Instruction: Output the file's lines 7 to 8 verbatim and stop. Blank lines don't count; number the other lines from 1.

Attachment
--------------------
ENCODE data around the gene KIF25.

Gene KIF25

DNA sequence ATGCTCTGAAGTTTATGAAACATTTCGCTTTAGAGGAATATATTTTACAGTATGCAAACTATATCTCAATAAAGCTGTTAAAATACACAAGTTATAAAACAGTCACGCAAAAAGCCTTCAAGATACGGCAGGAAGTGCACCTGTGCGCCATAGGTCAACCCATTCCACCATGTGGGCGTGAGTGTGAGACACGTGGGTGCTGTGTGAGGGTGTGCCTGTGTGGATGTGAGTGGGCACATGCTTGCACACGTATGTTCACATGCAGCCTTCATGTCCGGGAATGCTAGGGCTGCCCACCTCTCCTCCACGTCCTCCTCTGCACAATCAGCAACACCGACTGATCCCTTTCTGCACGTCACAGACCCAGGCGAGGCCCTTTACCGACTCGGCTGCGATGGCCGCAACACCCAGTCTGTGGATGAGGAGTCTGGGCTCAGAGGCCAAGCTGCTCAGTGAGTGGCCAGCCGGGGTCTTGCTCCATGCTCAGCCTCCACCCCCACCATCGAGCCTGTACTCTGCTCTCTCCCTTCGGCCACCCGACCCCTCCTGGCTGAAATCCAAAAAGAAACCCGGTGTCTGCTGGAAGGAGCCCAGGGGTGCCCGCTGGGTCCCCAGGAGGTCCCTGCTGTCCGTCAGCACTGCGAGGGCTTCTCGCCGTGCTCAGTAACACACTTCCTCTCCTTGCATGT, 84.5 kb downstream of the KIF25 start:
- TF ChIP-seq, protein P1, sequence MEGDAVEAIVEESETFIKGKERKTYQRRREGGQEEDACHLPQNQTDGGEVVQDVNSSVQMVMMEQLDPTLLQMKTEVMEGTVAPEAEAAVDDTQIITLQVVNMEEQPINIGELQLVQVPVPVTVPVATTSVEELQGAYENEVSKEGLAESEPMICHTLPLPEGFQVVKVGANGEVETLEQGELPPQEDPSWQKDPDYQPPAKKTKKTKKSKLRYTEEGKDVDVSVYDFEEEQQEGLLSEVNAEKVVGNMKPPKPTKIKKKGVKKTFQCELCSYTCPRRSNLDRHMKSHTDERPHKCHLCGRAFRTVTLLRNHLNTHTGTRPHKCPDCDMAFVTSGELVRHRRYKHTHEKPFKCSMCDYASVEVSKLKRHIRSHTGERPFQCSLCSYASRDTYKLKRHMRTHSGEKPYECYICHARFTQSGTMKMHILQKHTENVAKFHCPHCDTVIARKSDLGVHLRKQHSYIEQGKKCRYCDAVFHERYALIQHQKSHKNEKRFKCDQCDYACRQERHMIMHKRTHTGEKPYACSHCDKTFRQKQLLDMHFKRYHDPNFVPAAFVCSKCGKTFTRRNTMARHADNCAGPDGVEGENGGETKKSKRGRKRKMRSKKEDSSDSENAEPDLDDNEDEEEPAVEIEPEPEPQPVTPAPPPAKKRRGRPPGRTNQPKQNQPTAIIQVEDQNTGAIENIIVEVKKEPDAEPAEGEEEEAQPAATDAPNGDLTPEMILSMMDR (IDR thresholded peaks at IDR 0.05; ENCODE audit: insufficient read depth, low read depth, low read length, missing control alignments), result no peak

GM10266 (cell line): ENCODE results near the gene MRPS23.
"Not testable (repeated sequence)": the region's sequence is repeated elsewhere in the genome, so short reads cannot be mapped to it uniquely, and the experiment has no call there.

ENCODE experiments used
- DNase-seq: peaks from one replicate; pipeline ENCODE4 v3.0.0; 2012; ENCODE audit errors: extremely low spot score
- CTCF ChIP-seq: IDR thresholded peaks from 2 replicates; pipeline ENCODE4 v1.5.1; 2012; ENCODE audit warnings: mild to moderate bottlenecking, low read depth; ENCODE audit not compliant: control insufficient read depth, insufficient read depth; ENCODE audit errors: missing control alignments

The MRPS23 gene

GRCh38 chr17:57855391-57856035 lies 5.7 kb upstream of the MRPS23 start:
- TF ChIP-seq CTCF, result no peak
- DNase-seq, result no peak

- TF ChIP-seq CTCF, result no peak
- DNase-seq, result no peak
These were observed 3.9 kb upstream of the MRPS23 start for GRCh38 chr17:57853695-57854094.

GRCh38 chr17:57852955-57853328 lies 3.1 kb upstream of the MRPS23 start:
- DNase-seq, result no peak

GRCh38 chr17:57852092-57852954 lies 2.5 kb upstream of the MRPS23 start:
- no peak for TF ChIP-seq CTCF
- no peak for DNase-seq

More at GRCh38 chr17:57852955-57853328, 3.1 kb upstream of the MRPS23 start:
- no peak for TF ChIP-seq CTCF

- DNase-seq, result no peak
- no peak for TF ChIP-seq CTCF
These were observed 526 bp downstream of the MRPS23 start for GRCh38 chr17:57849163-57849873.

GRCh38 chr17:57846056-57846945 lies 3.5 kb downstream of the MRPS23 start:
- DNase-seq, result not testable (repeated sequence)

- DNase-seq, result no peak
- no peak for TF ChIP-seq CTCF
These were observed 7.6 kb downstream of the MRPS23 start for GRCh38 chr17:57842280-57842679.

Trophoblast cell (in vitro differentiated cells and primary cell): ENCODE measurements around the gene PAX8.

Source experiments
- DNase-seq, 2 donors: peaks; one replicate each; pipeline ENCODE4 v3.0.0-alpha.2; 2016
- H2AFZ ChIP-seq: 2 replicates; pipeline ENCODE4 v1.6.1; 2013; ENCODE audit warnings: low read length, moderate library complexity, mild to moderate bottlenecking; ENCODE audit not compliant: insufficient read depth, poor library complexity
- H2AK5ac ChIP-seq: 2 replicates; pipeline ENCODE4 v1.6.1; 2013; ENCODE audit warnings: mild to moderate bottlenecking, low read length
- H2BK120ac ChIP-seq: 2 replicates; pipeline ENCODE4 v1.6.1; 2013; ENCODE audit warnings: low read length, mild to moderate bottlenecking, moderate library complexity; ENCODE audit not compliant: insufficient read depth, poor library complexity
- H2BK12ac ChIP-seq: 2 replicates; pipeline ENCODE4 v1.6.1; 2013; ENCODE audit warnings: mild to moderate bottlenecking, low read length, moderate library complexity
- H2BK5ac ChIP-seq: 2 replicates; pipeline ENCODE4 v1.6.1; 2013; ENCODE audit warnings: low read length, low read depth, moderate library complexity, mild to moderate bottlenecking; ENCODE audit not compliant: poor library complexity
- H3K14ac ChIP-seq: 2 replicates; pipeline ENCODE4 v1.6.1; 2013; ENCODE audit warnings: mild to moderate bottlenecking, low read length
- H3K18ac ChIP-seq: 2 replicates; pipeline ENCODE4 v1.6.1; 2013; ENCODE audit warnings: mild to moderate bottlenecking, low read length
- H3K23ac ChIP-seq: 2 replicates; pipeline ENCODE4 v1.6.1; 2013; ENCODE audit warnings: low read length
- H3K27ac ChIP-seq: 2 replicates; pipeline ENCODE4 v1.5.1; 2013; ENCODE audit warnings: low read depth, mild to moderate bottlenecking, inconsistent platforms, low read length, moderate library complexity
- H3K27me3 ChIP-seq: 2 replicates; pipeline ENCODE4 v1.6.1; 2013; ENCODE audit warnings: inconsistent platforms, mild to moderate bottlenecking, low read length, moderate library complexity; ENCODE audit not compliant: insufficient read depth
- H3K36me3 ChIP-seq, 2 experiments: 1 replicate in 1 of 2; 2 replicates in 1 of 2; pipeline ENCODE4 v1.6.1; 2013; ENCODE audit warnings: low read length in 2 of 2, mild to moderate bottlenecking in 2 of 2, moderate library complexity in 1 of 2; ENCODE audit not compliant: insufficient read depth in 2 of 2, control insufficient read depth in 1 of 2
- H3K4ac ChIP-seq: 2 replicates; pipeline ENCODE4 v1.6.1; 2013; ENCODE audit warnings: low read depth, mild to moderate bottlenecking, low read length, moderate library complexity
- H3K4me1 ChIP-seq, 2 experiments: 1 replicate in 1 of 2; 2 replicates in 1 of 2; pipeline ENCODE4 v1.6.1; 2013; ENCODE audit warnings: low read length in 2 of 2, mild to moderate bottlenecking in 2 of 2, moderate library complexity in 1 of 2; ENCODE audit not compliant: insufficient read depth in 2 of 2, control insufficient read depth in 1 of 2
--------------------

ENCODE experiments used
- DNase-seq: peaks from one replicate; pipeline ENCODE4 v3.0.0; 2012; ENCODE audit errors: extremely low spot score